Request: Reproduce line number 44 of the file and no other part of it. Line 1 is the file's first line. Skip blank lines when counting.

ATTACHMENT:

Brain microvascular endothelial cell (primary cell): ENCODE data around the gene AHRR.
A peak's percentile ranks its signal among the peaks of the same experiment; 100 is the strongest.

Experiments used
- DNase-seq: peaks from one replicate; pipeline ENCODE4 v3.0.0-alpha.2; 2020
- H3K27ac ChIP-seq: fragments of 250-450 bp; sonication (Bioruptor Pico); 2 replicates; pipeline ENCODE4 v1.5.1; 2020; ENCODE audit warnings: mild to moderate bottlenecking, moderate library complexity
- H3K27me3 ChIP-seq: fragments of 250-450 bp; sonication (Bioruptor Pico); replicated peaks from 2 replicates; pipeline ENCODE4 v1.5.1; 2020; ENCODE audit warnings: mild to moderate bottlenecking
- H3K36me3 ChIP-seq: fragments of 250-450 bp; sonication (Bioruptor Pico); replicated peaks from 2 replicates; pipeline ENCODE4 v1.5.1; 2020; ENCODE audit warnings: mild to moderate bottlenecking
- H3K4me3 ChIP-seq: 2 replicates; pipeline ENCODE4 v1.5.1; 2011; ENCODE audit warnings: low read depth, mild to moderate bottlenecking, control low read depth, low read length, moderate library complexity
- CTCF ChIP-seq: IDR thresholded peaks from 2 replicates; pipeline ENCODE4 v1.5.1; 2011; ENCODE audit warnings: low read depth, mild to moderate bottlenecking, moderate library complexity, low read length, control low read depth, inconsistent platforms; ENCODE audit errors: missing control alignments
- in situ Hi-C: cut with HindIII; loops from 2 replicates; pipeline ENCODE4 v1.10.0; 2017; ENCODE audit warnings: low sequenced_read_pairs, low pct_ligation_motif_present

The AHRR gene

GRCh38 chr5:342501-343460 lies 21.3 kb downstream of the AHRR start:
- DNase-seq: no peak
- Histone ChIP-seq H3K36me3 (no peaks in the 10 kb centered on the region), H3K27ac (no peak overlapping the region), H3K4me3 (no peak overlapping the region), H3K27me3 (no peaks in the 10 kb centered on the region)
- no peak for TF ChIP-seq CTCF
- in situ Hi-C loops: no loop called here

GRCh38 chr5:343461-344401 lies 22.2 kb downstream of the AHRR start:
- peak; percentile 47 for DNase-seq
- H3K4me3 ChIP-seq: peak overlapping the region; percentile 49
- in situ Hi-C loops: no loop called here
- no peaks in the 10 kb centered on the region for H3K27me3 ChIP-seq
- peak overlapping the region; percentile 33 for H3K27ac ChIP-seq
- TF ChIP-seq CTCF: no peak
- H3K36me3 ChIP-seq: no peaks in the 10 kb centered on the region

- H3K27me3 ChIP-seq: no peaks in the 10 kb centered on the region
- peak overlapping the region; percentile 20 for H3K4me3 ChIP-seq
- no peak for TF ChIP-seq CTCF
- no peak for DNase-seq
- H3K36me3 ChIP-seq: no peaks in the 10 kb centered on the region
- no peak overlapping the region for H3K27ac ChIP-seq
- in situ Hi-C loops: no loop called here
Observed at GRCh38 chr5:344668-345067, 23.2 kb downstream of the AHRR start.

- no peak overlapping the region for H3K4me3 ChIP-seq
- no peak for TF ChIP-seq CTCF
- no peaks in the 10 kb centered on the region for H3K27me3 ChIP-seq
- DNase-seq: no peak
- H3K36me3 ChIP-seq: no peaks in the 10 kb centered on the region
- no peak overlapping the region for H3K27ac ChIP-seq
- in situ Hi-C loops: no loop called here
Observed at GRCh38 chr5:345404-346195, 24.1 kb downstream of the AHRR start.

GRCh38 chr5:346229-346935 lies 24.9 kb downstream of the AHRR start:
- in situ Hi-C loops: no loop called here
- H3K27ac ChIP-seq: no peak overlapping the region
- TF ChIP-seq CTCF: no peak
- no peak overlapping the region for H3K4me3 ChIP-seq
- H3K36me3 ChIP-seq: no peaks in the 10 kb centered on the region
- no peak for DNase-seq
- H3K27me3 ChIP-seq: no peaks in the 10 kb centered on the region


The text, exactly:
- TF ChIP-seq CTCF: no peak